Thursday, May 5, 2011

Choosing a Church

Listening to a radio preacher talk about choosing a church the other day. Just caught a snippet but I was struck by how strongly he talked about it. Both about how central it is to our spiritual health and about how many Christians struggle with it. So I googled it and saw many protestant teachers address this question frequently. It makes sense. People understand that deciding to follow the bible is hardly the end of your spiritual questions. Where are you going to get your answers? Your pastor, your bible study, your Christian friends, etc. Where do those come from? From your church. When you choose a church you are choosing something that will directly or indirectly influence almost all your religious thinking and spiritual relationships.

What is more, most religious thinkers regularly point out major errors that are made in many churches. So while they believe there are many good churches they also think there are a lot of bad choices to make. They see, quite rightly, the danger of choosing a church based on your personal comfort. Spiritual growth happen precisely when we allow God's word to make us uncomfortable. But God can call us to spiritual growth in directions that surprise us. So we need a church that matches who God wants us to be rather than who we are. The problem is we don't know exactly what God wants us to be.

So how can someone avoid these problems? Is there a simple, biblical rule to follow? No. The bible never addresses the topic. As far as teachers go? They typically give a number of broad categories like biblical exegesis, accountability, being spiritually fed, etc.

What I found interesting is that even these broad categories have changed since I learned about the marks of a true church back in school. We were taught there were 3:
  1. They teach the true and complete doctrine of salvation
  2. They conduct valid sacraments
  3. They discipline people engaged in public sin
I think these come from Calvin. But even though I went to Calvinist thinkers in my web search I didn't get this list. The first one used to be understood to mean only go to Calvinist churches. Now most phrase it in terms of the bible. But every preacher claims to teach the true biblical doctrines so you have to measure that claim against something.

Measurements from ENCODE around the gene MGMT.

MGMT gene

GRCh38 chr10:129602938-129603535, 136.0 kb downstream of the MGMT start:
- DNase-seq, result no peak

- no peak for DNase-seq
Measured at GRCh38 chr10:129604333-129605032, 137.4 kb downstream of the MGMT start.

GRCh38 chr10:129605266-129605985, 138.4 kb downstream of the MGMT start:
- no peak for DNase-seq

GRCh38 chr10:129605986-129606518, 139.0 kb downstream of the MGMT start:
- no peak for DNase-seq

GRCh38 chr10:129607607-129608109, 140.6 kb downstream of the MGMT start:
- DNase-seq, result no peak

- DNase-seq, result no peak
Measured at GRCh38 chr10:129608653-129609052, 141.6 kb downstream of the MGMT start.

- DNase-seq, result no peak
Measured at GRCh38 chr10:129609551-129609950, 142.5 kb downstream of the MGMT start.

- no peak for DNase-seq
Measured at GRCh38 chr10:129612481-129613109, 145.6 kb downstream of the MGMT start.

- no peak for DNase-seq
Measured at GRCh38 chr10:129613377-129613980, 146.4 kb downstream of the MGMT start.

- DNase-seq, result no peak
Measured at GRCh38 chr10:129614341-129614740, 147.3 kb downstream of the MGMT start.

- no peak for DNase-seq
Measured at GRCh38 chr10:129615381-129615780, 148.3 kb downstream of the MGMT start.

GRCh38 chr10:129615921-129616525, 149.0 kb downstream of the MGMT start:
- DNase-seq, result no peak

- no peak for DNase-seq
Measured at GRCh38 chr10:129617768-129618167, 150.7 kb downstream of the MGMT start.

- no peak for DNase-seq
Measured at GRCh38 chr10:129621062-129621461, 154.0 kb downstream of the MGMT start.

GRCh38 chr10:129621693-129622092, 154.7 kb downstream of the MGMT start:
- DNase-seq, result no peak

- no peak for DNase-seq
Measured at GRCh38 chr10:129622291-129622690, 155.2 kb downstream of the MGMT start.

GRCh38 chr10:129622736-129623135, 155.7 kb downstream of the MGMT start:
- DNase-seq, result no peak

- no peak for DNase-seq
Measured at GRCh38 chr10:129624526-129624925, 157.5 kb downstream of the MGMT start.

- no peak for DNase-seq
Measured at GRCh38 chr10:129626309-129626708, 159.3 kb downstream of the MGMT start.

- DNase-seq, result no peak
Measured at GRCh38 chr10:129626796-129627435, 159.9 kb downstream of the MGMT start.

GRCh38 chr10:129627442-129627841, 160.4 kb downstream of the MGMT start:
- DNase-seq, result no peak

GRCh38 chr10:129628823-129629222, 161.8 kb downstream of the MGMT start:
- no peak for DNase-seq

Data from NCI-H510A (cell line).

The last two criteria have disappeared entirely. Sacraments and church discipline have gone out of fashion. There is so much doctrinal disagreement over sacraments that nobody wants to assert they have the right teaching. On public sin it is not disagreement as much as disobedience. Churches typically agree that premarital sex is wrong but they often no longer discipline unmarried people living together. The practice has become so common many churches just accept that people do that. So what used to be very important Christians doctrines that would prevent you from being part of a church have been downgraded. Not because the bible does not say they are important. It does. But in one case because protestants disagree with each other and in another case because the culture disagrees with protestants.

More and more these choices boil down to feelings. Doctrines matter only if you feel strongly about them. Liturgy, leadership, community. Use some basic principles but it all comes down to what makes you feel like something is from God or it isn't.  But that gets back to the problem of your personal comfort. People often choose churches badly. The people who like to talk about end times prophecy find a church where the pastor preaches on the end times almost every week. The people who's faith is very rational find a pastor who preaches very deep theological sermons. The people who are very charismatic find a church that focuses on that. The trouble is nobody grows beyond where they are at. The thinker really needs to go feed the hungry. But the church he has chosen has the same limitations he does. So growth does not happen.

So what is the answer? It is simple and it is biblical and it is humanly impossible. One church. All these people with different beliefs and different spiritualities need to come together and learn from each other. Iron sharpens iron. If they are all part of the same fellowship that will happen. But now it does not.

So how would they choose their leadership? God will choose.   Everyone simply needs to respect the priest who was chosen by the bishop who was chosen by the pope. This is why it is humanly impossible. God actually has to be in the process. If He does not give a special grace to the priest, bishop, and pope then there is no reason for anyone to respect them. But the truth is he does give the grace.

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